If anybody has comments about this, to flesh it out before it could actually be proposed for an eclass, it would be a nice time to say here so we can start with the right foot!

Building against non-installed libraries

If you have seen my repositories lately, you’d probably have noticed that I started working more on third-party projects, in particular you can see repositories for libxdg-basedir (which I’ve been using already for a while for xine-lib) and libxr (which is new, recently added to portage by Luca), together with those you can find a bunch of repositories from lscube and some from Lennart .

The reason for this is that I started considering taking a more active stance when I need something fixed, in particular, I’m just making my changes and then sending upstream the repositories, hoping they get merged quickly. This is the nice thing about having repositories available with GIT and all the like. Unfortunately a lot of projects are still managed with Subversion or, even worse, CVS, or other DVCS which I don’t have set up on midas (yet).

At any rate, one of the changes that is tied with all these project is probably the introduction of the -uninstalled variant of pkg-config files. Simon McVittie writes more about it than I could probably write myself.

There are a few interesting notes about this though. The first is that -uninstalled variants of pkg-config files gets often in the way of libtool; for instance you’d have to point them to the .libs/ directory used internally by libtool, or you’d be able to link against them just with libtool (as they’d point to the .la file). The other problem is that, if you’re building with libtool, it will properly set the rpath/runpath to make sure that the resulting binary is executed against the uninstalled version, but this does not happen, by default, outside of libtool. I’m still pondering whether I should change the -uninstalled.pc files to set the runpath by themselves. Unfortunately it would then work only with ld compatible with GNU syntax.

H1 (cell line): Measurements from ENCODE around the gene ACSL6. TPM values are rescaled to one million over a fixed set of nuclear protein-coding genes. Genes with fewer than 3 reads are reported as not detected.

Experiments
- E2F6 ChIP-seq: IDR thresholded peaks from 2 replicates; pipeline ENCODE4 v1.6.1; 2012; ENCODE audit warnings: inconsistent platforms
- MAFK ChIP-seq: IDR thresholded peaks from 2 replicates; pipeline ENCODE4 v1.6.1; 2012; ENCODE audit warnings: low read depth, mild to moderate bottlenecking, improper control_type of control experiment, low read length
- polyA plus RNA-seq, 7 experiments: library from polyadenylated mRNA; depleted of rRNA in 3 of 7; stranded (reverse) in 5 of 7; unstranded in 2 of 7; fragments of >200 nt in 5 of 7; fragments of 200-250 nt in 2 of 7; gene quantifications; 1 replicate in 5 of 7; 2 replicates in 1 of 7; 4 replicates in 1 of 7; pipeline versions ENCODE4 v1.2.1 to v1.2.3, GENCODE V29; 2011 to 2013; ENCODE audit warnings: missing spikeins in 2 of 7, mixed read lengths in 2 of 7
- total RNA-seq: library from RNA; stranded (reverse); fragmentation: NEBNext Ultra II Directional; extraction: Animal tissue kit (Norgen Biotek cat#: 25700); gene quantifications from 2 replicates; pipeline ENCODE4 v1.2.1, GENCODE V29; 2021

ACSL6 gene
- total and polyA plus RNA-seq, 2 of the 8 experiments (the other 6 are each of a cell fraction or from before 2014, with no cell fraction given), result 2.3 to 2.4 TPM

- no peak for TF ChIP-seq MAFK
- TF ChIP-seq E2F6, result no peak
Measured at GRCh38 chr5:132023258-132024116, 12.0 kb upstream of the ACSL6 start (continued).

The nice part of building against non-installed libraries is that it makes it much easier to run a series of tests on the project, which is very nice once you set up unit tests .

Now if only I can solve the unit testing problem, I could be focusing on working on unit testing and possibly to extend unit testing coverage in as many software as possible, which I use, so that I don’t have to worry about broken behaviour. But this is work for another day, right now I have enough to do, I should be writing docs and articles, and converting to Glib and writing tests.

And I just came out of the hospital! I hope the games I ordered from Amazon will arrive soon so I can at least relax a bit during the weekends.

And what about imported libraries?

Following the previous blog here also a list of projects that seem to like importing libraries, causing code duplication even for code that was designed to be shared.

  • cdrkit, again, contains a stripped down version of libdvdread, added, of course, by our beloved Jörg Schilling; bug #206939; additionally it contains a copy of cdparanoia code; bug #207029

  • ImageMagick comes with a copy of libltdl; bug #206937

  • not even KDE4 seems to have helped libkcal which even in its newest incarnation ships with an internal copy of libical, causing me to have three copies of it installed in my system;